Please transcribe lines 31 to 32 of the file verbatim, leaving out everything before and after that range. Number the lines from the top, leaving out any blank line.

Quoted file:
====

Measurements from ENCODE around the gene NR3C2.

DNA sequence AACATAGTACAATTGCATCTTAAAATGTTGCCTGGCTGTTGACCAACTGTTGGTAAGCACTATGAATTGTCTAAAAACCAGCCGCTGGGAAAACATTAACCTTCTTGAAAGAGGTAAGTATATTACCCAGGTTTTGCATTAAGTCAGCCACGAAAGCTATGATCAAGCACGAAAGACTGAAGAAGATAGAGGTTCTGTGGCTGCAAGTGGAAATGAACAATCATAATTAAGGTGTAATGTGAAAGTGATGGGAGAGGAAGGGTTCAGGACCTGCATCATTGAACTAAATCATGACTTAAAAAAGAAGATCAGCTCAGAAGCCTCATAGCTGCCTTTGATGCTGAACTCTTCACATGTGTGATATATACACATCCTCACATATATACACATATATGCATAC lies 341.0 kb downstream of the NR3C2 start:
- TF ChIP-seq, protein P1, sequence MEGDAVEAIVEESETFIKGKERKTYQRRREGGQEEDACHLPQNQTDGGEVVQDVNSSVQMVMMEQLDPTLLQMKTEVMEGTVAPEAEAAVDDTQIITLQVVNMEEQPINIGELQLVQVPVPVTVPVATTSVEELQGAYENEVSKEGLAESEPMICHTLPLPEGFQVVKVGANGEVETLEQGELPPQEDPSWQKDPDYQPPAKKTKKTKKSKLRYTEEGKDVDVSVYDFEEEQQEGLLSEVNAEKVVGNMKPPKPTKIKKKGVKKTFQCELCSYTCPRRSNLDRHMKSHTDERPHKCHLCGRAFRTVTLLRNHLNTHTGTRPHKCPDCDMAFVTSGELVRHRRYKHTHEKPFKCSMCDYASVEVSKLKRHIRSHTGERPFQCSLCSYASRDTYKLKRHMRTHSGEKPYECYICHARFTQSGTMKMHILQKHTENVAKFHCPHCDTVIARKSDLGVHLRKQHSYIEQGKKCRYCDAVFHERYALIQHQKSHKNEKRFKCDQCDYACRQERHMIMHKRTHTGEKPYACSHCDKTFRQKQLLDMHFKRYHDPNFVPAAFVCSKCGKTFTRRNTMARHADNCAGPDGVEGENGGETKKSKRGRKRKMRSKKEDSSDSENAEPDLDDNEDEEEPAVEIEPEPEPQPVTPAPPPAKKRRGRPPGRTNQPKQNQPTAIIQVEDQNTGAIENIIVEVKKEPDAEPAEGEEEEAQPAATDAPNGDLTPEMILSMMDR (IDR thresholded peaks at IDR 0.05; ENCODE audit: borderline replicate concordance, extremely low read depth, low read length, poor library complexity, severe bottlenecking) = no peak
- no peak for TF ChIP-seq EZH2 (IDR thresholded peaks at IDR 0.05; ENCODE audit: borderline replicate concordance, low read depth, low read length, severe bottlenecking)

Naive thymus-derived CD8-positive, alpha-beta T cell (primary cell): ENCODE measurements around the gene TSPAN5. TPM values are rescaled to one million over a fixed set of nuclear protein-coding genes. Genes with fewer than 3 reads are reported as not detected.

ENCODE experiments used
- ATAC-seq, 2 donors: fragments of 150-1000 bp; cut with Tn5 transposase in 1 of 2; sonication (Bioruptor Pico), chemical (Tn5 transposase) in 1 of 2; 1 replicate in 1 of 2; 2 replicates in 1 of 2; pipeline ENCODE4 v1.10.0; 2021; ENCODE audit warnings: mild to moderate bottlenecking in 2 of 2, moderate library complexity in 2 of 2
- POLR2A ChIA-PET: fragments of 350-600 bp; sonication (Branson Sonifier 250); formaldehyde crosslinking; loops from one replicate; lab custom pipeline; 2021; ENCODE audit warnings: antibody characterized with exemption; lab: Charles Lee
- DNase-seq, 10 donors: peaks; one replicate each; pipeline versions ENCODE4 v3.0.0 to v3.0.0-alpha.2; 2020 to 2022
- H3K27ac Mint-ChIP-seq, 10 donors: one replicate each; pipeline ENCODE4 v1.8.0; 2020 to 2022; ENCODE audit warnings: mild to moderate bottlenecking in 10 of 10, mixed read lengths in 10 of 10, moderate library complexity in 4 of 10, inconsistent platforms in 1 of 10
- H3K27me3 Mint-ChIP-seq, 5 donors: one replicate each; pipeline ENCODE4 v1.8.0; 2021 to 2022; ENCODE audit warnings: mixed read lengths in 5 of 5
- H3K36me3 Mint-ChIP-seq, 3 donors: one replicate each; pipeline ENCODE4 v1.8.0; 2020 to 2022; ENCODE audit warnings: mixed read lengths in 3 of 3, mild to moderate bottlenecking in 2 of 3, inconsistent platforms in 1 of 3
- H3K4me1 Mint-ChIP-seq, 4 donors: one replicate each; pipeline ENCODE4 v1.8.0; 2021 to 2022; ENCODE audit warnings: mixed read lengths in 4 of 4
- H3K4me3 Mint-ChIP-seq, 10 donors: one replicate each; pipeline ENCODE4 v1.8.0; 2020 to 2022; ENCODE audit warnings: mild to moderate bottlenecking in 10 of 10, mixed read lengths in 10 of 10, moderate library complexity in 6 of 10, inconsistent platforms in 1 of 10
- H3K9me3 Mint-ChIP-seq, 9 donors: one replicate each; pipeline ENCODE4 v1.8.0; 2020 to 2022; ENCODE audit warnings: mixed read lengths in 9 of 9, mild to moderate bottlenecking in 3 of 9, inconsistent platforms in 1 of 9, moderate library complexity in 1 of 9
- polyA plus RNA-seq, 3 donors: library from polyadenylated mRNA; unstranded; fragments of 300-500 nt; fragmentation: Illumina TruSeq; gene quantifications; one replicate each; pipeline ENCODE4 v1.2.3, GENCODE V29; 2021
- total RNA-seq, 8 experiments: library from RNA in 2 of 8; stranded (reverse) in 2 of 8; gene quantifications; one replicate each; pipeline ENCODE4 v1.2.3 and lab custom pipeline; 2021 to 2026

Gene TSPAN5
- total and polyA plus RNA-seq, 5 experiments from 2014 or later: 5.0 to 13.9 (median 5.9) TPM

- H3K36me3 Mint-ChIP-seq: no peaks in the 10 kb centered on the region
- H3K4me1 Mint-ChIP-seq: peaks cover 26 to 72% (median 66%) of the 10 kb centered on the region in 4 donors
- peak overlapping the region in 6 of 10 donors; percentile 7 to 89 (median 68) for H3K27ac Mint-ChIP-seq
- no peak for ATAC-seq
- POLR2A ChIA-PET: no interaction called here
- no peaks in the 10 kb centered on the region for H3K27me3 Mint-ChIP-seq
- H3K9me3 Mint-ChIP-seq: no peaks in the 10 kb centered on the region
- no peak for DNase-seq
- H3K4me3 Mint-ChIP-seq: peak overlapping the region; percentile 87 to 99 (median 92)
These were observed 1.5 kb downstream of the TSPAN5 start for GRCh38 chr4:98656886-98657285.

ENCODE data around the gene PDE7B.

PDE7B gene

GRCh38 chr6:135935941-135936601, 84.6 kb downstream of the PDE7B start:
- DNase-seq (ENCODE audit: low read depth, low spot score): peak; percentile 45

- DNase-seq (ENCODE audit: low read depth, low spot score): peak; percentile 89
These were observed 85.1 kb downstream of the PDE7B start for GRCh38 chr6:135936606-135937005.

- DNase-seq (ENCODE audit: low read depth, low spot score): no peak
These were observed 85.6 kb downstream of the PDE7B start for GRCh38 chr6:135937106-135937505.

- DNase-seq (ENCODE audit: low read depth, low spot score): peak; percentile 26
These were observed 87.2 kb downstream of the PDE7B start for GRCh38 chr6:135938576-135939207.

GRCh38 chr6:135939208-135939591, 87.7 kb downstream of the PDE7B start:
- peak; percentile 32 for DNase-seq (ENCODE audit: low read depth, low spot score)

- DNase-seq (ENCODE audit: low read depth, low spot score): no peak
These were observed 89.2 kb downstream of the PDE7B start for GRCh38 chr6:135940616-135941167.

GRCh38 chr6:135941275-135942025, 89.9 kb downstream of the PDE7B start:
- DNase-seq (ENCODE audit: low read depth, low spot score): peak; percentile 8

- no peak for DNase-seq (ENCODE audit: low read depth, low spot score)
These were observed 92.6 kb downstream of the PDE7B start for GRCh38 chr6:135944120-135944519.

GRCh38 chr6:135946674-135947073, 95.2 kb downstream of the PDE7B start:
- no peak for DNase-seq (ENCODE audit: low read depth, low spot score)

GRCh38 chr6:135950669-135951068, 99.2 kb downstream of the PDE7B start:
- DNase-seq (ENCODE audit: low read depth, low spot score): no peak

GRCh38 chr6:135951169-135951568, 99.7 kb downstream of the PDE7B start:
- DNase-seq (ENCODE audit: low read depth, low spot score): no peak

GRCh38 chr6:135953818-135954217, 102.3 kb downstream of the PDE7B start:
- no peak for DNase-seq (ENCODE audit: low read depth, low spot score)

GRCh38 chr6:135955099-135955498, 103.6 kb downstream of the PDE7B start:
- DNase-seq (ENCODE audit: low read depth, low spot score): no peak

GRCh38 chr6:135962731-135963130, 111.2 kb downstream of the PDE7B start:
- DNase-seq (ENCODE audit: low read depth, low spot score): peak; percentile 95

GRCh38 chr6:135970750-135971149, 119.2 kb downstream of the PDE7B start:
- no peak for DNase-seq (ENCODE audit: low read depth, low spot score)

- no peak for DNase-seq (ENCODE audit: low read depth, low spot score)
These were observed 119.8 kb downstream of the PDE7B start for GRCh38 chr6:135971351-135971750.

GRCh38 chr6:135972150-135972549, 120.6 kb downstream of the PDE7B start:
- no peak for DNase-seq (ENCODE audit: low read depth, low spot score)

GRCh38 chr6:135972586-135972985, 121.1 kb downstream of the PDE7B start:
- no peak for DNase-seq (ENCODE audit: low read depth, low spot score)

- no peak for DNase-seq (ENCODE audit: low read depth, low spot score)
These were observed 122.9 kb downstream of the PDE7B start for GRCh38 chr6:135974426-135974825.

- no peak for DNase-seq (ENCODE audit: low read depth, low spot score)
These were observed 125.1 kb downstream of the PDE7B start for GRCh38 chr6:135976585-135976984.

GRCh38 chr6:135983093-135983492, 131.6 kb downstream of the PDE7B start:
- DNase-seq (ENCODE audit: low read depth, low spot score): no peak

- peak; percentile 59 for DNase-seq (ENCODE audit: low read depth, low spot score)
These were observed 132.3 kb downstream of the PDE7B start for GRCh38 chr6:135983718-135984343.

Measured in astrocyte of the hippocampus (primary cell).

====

PDE7B gene

GRCh38 chr6:135935941-135936601, 84.6 kb downstream of the PDE7B start: